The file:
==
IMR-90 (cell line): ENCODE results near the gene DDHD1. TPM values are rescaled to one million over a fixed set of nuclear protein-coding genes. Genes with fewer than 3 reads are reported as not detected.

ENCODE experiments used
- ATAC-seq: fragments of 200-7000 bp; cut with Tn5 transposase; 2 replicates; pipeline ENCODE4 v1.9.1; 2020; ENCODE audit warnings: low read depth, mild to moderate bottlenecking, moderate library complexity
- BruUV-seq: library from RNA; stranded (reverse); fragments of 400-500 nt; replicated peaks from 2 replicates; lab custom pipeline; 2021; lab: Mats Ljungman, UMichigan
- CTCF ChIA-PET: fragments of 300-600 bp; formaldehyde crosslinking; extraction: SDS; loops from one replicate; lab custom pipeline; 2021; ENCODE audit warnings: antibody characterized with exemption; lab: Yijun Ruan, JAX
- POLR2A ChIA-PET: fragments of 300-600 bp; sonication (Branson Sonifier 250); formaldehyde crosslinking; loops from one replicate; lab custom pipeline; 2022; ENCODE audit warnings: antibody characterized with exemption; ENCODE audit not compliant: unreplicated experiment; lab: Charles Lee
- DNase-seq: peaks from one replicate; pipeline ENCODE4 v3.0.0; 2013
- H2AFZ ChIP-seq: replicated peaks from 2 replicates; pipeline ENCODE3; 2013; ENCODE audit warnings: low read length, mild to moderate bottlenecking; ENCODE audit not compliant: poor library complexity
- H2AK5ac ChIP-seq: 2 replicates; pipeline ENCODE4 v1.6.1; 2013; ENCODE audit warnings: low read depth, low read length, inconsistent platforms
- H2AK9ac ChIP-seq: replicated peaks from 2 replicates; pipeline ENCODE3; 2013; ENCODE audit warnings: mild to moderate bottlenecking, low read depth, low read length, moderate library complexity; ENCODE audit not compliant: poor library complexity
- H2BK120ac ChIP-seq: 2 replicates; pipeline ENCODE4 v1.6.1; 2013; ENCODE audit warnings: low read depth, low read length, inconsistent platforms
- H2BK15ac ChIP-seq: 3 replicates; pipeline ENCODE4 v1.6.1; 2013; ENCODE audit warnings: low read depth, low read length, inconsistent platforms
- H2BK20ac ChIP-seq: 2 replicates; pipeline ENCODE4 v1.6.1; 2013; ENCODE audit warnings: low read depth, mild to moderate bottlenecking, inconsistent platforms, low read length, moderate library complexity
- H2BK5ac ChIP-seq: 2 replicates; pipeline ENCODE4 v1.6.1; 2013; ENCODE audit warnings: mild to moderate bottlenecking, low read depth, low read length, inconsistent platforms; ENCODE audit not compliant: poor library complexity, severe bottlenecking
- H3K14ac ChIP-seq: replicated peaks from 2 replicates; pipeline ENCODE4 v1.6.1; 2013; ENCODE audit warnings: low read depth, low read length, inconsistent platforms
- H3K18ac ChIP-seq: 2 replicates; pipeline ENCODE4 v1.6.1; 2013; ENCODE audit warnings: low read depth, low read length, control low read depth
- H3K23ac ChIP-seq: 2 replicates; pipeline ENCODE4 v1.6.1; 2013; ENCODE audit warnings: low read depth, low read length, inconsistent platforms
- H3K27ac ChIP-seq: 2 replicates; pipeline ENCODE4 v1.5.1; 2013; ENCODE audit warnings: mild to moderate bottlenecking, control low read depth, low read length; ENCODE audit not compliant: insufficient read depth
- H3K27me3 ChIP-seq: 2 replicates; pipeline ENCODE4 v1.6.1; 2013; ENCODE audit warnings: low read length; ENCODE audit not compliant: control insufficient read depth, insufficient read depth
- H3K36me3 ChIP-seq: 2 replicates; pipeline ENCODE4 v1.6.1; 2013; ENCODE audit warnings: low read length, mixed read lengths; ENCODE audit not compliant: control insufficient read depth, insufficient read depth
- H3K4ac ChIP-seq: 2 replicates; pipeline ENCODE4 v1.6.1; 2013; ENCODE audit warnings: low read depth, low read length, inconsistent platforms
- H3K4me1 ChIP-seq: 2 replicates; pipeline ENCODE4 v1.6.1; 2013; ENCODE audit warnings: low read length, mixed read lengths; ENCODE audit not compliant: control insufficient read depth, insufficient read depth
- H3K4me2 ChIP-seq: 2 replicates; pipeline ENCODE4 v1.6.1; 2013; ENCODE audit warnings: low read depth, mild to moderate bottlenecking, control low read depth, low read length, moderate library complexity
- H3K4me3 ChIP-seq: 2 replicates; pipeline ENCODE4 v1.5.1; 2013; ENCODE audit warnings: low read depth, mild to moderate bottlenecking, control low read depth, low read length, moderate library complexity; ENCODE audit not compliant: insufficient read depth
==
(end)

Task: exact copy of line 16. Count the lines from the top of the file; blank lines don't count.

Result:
- H3K18ac ChIP-seq: 2 replicates; pipeline ENCODE4 v1.6.1; 2013; ENCODE audit warnings: low read depth, low read length, control low read depth